In 1937 he became foreign member of the Royal Netherlands Academy of Arts and Sciences.[4] In 1938 he participated in the International Committee composed to organise the International Congresses for the Unity of Science.[5]

He died in 1951 in Paris after a long illness.


By his own account, in his Notice sur les travaux scientifiques, the main theme of his works (numbering 186 and published throughout the period 1893–1947) was the theory of Lie groups. He began by working over the foundational material on the complex simple Lie algebras, tidying up the previous work by Friedrich Engel and Wilhelm Killing. This proved definitive, as far as the classification went, with the identification of the four main families and the five exceptional cases. He also introduced the algebraic group concept, which was not to be developed seriously before 1950.

He defined the general notion of anti-symmetric differential form, in the style now used; his approach to Lie groups through the Maurer–Cartan equations required 2-forms for their statement. At that time what were called Pfaffian systems (i.e. first-order differential equations given as 1-forms) were in general use; by the introduction of fresh variables for derivatives, and extra forms, they allowed for the formulation of quite general PDE systems. Cartan added the exterior derivative, as an entirely geometric and coordinate-independent operation. It naturally leads to the need to discuss p-forms, of general degree p. Cartan writes of the influence on him of Charles Riquier’s general PDE theory.

With these basics Lie groups and differential forms he went on to produce a very large body of work, and also some general techniques such as moving frames, that were gradually incorporated into the mathematical mainstream.

In the Travaux, he breaks down his work into 15 areas. Using modern terminology, they are these:

  1. Lie theory
  2. Representations of Lie groups
  3. Hypercomplex numbers, division algebras
  4. Systems of PDEs, Cartan–Kähler theorem
  5. Theory of equivalence
  6. Integrable systems, theory of prolongation and systems in involution
  7. Infinite-dimensional groups and pseudogroups
  8. Differential geometry and moving frames
  9. Generalised spaces with structure groups and connections, Cartan connection, holonomy, Weyl tensor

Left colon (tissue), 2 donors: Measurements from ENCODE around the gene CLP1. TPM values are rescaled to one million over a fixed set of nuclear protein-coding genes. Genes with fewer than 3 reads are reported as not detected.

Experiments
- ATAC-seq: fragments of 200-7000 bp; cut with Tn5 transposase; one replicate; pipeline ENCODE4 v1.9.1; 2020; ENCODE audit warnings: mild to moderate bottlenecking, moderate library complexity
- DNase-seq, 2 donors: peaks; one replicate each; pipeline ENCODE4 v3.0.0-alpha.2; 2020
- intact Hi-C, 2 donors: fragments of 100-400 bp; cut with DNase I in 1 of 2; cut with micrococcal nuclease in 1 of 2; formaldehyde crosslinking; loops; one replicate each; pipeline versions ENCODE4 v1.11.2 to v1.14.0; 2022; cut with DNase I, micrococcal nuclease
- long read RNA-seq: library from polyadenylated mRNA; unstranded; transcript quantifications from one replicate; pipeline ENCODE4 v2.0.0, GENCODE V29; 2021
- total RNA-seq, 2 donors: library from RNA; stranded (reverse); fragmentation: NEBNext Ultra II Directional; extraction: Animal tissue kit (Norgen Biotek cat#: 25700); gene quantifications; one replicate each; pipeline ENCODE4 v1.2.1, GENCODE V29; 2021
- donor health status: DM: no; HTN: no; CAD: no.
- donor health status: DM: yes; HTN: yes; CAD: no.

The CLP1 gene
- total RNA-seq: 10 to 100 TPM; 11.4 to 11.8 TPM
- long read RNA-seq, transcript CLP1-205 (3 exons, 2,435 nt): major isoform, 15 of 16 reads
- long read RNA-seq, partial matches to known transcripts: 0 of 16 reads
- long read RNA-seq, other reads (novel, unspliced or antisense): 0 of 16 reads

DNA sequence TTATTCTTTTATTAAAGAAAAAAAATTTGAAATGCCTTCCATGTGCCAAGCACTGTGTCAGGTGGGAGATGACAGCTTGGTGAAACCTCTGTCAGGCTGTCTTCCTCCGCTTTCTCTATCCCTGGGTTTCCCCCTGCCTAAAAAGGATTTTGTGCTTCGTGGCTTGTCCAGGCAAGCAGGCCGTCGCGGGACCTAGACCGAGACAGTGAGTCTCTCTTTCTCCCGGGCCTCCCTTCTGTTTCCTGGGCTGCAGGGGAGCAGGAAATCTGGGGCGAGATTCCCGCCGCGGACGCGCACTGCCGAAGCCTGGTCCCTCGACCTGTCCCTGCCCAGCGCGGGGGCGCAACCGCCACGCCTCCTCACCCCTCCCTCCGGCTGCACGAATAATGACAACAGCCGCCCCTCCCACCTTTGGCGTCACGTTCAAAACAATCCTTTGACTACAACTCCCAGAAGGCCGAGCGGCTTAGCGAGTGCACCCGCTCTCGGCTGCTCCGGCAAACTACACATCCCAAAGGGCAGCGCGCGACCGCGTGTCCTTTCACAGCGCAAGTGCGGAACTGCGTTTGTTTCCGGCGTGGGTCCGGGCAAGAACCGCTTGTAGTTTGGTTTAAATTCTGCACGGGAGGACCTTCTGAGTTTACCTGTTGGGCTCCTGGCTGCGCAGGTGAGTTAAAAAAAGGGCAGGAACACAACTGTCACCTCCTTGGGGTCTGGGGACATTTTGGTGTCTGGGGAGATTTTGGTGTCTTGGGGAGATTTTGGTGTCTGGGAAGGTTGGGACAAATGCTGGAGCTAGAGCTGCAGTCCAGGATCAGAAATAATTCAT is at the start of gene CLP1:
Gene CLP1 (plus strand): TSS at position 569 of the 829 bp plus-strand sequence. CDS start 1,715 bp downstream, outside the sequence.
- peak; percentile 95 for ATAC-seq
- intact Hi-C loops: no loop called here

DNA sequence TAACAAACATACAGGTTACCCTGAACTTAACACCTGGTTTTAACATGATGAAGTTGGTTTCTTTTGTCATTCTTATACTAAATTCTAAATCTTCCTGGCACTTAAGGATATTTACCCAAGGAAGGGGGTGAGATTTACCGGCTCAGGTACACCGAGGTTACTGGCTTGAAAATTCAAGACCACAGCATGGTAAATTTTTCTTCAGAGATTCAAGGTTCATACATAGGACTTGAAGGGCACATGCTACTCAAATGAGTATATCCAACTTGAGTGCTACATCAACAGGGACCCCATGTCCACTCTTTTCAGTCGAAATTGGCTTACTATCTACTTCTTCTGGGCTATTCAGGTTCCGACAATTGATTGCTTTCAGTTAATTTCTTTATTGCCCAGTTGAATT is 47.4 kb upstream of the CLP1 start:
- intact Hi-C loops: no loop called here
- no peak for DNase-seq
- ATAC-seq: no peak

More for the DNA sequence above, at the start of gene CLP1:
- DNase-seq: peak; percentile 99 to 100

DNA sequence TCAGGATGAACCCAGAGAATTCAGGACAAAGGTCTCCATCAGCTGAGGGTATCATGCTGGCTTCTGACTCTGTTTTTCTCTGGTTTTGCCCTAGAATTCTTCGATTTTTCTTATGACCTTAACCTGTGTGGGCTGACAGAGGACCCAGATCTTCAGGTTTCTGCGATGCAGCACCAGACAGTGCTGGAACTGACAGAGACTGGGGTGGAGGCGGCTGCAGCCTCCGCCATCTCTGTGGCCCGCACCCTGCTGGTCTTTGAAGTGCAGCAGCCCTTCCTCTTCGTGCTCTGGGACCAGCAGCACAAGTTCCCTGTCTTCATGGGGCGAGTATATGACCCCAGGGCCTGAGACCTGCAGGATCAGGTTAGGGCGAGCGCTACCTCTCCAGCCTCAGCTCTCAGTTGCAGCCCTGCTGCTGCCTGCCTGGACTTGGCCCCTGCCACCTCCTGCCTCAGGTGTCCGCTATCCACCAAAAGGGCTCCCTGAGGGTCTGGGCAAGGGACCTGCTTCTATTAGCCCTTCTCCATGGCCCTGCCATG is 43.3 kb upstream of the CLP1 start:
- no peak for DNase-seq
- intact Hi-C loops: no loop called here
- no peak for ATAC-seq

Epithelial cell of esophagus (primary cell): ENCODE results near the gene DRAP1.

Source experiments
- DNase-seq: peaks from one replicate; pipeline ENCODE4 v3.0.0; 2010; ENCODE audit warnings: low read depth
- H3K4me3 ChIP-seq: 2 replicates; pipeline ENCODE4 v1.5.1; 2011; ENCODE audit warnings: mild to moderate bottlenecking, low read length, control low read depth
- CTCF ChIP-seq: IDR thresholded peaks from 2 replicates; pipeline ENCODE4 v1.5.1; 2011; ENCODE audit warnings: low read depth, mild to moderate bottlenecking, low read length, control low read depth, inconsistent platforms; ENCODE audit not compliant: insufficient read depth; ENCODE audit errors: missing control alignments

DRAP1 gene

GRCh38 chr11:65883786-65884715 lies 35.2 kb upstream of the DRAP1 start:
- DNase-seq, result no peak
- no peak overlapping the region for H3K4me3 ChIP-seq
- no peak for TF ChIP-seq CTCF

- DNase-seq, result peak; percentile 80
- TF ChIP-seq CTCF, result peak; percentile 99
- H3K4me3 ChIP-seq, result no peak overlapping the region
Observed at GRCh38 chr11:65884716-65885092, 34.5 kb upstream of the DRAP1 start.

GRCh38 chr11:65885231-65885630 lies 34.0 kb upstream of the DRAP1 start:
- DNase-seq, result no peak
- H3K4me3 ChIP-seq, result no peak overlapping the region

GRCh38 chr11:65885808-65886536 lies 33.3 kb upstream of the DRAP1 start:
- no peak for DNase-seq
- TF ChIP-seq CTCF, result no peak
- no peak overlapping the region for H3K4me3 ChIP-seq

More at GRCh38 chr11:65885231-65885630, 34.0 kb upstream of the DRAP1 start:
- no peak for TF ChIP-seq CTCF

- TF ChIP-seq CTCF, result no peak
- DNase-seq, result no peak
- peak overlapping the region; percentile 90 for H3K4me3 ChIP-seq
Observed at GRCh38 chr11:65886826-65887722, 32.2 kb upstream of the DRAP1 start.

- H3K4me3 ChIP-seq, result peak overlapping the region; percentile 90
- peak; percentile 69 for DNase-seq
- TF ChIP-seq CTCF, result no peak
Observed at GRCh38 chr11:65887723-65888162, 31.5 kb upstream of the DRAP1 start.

10. Geometry and topology of Lie groups
  11. Riemannian geometry
  12. Symmetric spaces
  13. Topology of compact groups and their homogeneous spaces
  14. Integral invariants and classical mechanics
  15. Relativity, spinors


See also


  1. Whitehead, J. H. C. (1952). "Elie Joseph Cartan. 1869-1951". Obituary Notices of Fellows of the Royal Society. 8 (21): 71–26. doi:10.1098/rsbm.1952.0005. JSTOR 768800.
  2. O'Connor, John J.; Robertson, Edmund F., "Élie Cartan", MacTutor History of Mathematics archive, University of St Andrews.
  3. Élie Cartan at the Mathematics Genealogy Project
  4. "Élie J. Cartan (1869 - 1951)". Royal Netherlands Academy of Arts and Sciences. Retrieved 19 July 2015.
  5. Neurath, Otto (1938). "Unified Science as Encyclopedic Integration". International Encyclopedia of Unified Science. 1 (1): 1–27.
  6. Levy, Harry (1935). "Review: La Méthode de Repère Mobile, La Théorie des Groupes Continus, et Les Espaces Généralisés". Bull. Amer. Math. Soc. 41 (11): 774. doi:10.1090/s0002-9904-1935-06183-x.
  7. Vanderslice, J. L. (1938). "Review: Leçons sur la théorie des espaces à connexion projective". Bull. Amer. Math. Soc. 44 (1, Part 1): 11–13. doi:10.1090/s0002-9904-1938-06648-7.
  8. Weyl, Hermann (1938). "Cartan on Groups and Differential Geometry". Bull. Amer. Math. Soc. 44 (9, part 1): 598–601. doi:10.1090/S0002-9904-1938-06789-4.
  9. Givens, Wallace (1940). "Review: La Theórie des Spineurs by Élie Cartan" (PDF). Bull. Amer. Math. Soc. 46 (11): 869–870. doi:10.1090/s0002-9904-1940-07329-x.
  10. Ruse, Harold Stanley (July 1939). "Review: Leçons sur le theórie des spineurs by E. Cartan". The Mathematical Gazette. 23 (255): 320–323. doi:10.2307/3606453. JSTOR 3606453.
  11. Thomas, J. M. (1947). "Review: Les systèmes différentiels extérieurs et leurs applications géométriques". Bull. Amer. Math. Soc. 53 (3): 261–266. doi:10.1090/s0002-9904-1947-08750-4.
  12. Cartan, Élie (1899), "Sur certaines expressions différentielles et le problème de Pfaff", Annales scientifiques de l'École Normale Supérieure: 239–332

English translations of some of his books and articles: